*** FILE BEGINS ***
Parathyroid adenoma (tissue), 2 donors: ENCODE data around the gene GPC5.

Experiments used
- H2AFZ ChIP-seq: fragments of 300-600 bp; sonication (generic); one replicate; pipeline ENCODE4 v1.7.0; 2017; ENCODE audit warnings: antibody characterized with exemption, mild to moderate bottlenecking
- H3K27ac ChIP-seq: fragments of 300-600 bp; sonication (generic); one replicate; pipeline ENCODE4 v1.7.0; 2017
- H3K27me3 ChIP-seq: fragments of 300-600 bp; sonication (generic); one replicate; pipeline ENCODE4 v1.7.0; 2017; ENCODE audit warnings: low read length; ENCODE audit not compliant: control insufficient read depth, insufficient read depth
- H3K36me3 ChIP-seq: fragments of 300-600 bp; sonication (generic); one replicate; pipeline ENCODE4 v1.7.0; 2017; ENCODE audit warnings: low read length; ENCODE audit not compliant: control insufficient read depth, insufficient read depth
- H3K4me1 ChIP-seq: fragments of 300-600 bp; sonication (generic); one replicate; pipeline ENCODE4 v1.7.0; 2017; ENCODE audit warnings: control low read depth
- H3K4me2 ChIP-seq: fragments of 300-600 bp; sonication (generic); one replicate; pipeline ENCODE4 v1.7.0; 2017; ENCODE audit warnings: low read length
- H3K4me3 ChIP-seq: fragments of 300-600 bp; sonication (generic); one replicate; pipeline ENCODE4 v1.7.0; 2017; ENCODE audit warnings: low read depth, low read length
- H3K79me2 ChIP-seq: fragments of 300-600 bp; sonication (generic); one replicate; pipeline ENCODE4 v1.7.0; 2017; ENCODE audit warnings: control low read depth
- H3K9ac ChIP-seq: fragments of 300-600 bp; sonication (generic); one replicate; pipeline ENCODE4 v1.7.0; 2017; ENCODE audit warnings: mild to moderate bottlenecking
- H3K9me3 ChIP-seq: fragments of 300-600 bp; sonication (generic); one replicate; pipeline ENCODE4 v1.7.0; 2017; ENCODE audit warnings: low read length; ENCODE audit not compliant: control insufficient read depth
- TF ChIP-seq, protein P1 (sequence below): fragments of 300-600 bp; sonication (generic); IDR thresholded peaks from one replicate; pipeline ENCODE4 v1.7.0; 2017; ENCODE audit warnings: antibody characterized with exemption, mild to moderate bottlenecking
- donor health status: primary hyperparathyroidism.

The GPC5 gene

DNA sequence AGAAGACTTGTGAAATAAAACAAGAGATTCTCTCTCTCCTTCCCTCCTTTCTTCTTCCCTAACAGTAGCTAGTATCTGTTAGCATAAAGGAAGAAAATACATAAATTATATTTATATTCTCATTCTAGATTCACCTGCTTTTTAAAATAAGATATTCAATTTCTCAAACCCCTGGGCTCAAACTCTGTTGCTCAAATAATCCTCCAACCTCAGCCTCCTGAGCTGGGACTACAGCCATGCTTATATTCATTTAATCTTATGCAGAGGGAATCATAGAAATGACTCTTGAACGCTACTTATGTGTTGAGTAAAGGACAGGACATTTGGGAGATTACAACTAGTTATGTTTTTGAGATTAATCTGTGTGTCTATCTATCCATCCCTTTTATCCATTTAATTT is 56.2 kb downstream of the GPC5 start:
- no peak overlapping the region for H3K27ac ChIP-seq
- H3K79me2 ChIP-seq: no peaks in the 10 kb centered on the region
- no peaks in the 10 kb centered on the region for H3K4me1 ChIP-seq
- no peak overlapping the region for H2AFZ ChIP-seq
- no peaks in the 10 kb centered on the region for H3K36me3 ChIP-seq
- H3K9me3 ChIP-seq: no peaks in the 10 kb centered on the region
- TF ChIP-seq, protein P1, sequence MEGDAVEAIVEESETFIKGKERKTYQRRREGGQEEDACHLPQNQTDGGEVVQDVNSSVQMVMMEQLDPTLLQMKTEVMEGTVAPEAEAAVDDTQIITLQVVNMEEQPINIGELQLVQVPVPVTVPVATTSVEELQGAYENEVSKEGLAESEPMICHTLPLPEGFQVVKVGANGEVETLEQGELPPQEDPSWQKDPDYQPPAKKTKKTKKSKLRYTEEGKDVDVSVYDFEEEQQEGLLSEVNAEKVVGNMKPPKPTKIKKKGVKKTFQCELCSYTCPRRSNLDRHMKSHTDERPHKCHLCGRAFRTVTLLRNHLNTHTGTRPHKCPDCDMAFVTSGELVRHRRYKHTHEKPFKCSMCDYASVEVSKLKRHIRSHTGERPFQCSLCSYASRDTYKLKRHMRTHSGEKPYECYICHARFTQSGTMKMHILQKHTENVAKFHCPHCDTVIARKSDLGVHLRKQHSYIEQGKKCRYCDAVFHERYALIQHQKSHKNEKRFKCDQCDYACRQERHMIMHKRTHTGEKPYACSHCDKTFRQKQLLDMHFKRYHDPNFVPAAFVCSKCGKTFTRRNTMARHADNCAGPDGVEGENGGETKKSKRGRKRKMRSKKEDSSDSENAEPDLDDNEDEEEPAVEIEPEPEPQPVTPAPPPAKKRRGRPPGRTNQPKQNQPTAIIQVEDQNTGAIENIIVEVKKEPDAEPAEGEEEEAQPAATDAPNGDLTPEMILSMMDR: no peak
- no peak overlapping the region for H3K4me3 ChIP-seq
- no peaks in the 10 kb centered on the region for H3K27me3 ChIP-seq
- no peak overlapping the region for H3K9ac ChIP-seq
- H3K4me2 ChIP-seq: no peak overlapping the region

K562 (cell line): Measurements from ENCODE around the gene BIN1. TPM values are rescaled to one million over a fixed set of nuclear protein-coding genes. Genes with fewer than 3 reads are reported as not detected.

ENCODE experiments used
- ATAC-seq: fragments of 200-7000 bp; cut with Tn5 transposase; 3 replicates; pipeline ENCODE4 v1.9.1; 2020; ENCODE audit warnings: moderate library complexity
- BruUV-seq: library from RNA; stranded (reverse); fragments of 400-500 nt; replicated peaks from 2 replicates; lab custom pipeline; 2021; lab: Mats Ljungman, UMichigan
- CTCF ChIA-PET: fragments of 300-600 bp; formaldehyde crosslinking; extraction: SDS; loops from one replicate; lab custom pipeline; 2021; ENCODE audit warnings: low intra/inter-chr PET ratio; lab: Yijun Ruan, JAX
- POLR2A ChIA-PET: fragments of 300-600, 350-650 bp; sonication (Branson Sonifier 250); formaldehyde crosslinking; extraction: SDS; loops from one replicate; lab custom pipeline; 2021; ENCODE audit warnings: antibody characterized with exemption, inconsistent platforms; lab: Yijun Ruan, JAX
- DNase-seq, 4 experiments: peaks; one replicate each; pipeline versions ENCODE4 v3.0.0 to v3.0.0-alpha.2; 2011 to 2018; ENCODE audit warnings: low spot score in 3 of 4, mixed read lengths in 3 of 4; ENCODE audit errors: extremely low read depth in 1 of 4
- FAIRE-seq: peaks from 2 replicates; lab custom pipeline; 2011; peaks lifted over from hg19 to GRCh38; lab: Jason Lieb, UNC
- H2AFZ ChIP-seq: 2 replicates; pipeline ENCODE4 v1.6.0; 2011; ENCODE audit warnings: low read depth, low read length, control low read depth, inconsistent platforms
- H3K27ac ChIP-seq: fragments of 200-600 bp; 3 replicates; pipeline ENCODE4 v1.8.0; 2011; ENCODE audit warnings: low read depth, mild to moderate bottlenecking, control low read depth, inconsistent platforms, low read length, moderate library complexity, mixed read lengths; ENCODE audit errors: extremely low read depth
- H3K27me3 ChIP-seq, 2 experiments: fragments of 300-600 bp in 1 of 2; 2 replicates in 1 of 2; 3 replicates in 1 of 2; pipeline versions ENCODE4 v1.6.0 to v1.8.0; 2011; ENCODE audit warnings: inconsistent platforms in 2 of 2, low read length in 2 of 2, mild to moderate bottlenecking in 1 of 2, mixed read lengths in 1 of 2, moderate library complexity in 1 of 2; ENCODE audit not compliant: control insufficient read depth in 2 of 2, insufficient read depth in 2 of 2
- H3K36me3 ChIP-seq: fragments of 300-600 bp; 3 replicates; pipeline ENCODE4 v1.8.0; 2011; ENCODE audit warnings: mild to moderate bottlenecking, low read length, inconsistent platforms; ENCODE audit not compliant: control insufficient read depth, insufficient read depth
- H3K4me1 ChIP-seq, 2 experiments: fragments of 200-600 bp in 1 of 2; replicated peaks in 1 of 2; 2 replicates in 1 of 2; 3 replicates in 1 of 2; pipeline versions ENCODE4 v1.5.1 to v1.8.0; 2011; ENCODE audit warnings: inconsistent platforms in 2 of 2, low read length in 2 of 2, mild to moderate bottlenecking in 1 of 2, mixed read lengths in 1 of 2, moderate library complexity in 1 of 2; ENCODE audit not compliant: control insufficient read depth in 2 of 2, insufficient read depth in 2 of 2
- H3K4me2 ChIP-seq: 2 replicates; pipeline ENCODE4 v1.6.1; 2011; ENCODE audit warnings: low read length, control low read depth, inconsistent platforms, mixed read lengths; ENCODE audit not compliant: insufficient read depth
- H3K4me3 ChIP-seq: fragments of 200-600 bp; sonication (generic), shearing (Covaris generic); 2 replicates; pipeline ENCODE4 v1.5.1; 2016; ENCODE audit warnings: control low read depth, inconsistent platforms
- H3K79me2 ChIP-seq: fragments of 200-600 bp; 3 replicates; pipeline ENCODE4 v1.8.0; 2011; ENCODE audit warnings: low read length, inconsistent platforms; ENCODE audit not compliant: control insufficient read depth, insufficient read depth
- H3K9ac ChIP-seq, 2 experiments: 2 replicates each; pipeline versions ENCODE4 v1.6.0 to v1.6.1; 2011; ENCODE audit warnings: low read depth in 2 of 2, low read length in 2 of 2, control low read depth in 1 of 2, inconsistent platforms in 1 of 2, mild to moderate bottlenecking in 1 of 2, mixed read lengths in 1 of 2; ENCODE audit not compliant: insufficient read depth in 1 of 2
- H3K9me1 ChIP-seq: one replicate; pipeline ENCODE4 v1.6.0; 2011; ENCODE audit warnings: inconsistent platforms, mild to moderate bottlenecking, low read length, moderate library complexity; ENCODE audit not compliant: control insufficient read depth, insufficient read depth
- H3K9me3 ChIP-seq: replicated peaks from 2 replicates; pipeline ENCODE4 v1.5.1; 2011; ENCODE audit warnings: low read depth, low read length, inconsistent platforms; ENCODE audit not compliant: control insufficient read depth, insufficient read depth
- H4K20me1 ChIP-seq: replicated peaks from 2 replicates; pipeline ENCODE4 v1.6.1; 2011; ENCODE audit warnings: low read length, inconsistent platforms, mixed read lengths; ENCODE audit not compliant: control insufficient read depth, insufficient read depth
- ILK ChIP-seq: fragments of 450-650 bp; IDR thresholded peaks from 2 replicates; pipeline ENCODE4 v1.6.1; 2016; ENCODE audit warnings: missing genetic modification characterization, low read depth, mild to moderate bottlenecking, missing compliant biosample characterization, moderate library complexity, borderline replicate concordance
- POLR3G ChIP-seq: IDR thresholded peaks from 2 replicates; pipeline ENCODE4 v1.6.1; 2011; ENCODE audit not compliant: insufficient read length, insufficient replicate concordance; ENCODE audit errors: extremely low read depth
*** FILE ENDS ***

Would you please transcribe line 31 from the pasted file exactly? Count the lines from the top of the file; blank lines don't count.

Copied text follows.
- BruUV-seq: library from RNA; stranded (reverse); fragments of 400-500 nt; replicated peaks from 2 replicates; lab custom pipeline; 2021; lab: Mats Ljungman, UMichigan